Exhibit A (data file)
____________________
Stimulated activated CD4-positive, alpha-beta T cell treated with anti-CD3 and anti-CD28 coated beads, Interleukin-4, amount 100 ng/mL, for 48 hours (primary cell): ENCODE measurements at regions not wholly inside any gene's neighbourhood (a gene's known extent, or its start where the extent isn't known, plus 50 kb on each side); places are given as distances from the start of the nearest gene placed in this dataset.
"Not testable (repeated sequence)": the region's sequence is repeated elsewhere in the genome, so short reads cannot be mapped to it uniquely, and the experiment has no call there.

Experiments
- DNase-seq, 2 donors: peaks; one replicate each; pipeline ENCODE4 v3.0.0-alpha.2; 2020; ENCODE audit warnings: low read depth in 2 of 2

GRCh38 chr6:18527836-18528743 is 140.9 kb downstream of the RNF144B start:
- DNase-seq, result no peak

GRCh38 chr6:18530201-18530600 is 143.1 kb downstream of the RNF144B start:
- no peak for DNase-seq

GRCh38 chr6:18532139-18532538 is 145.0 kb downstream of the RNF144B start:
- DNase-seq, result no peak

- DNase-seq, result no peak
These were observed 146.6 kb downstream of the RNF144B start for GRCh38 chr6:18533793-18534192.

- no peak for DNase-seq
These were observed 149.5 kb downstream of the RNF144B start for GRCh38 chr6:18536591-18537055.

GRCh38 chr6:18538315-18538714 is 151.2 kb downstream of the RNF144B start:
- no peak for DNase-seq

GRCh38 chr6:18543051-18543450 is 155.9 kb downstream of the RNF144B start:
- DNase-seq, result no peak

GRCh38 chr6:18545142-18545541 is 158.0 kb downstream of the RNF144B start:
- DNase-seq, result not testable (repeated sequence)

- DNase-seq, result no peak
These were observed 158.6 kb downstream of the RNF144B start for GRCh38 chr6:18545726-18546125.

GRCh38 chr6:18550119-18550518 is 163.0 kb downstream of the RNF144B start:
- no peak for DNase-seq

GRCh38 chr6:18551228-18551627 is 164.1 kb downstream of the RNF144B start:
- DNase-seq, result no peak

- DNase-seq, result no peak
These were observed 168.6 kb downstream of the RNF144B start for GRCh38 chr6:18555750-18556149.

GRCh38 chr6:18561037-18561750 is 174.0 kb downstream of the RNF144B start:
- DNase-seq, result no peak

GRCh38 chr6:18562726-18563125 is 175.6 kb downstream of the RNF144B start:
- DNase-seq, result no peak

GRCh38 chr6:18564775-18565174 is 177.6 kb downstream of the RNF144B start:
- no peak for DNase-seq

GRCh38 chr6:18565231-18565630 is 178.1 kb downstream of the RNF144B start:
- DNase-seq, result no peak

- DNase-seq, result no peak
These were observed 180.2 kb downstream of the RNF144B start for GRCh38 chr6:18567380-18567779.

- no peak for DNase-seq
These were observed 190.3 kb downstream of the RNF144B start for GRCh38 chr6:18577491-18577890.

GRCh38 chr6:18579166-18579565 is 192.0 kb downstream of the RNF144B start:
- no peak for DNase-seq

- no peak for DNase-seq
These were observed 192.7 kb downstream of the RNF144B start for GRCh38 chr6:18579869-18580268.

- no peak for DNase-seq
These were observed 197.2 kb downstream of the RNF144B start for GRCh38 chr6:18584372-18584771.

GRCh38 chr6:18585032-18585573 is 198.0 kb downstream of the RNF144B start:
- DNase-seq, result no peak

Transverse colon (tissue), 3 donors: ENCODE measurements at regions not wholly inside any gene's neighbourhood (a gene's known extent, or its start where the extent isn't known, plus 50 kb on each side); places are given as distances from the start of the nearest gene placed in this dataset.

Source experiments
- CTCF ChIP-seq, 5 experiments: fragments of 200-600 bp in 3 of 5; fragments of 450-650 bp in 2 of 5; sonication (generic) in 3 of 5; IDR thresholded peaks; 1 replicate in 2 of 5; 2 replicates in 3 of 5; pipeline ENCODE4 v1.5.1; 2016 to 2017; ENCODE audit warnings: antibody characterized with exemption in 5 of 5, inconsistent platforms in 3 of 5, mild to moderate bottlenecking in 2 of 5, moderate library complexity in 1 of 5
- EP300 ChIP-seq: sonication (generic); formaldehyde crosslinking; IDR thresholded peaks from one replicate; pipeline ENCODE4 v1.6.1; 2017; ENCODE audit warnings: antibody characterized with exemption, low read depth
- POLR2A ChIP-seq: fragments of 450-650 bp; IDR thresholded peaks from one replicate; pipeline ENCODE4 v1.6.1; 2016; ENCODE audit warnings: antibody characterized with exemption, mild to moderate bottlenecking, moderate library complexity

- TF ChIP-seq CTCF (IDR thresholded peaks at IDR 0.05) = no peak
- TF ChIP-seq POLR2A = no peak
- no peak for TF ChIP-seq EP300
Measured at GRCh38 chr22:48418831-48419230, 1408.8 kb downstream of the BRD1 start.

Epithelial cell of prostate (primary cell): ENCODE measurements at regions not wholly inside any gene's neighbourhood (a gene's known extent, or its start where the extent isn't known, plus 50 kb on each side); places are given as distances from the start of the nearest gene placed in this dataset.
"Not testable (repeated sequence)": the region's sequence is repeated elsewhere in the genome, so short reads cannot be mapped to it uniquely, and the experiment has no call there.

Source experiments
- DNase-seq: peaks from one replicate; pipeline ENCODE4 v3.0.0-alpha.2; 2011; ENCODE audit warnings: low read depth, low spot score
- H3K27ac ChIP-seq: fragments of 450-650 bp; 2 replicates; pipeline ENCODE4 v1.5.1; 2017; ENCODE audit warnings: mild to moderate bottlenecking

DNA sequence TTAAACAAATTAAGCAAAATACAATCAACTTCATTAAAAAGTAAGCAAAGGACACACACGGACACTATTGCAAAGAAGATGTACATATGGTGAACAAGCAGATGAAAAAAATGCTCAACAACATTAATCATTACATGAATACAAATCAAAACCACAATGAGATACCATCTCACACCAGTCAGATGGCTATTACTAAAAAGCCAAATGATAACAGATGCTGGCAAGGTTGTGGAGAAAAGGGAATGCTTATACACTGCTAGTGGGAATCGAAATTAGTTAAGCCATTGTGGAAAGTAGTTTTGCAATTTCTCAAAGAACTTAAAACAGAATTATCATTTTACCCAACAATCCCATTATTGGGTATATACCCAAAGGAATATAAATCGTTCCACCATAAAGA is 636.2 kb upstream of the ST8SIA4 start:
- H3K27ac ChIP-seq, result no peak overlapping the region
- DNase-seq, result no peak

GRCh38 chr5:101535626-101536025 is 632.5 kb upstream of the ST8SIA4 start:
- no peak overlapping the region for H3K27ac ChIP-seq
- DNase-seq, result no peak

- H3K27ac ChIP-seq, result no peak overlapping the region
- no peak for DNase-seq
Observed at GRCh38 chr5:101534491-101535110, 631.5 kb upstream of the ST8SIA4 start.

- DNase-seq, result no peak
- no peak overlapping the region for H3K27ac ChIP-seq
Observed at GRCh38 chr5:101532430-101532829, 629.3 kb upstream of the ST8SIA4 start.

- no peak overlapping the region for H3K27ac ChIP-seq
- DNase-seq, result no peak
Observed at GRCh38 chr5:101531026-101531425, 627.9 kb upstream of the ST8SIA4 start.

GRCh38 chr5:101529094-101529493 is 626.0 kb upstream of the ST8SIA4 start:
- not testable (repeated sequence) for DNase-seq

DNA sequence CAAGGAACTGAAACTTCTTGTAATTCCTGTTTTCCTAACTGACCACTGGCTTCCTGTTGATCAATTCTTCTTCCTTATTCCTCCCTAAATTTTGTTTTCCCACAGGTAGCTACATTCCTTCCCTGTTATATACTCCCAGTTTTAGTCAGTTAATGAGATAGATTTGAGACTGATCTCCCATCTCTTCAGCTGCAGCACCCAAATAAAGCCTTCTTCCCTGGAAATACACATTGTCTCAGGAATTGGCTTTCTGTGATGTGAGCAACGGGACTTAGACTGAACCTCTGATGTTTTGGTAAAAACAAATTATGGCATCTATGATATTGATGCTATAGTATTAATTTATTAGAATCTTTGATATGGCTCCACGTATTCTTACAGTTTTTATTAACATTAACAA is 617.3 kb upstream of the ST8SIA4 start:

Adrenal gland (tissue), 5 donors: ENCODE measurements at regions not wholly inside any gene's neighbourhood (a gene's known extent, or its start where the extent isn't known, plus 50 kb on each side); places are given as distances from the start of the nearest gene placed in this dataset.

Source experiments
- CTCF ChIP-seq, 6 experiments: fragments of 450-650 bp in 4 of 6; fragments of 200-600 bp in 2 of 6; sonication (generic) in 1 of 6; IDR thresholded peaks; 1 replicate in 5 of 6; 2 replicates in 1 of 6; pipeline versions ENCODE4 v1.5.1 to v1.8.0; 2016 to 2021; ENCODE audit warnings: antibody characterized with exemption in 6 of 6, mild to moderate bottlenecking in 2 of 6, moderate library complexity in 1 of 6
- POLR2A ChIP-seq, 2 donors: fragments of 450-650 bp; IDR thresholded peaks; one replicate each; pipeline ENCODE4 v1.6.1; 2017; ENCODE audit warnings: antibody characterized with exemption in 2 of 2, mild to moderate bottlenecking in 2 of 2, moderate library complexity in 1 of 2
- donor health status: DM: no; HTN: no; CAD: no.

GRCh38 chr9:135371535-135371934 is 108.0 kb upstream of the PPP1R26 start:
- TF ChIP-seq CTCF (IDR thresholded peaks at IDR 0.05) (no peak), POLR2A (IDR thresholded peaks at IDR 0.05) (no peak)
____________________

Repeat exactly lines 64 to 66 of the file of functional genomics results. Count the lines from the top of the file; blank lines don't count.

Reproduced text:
- H3K27ac ChIP-seq, result no peak overlapping the region
- DNase-seq, result no peak

GRCh38 chr5:101535626-101536025 is 632.5 kb upstream of the ST8SIA4 start: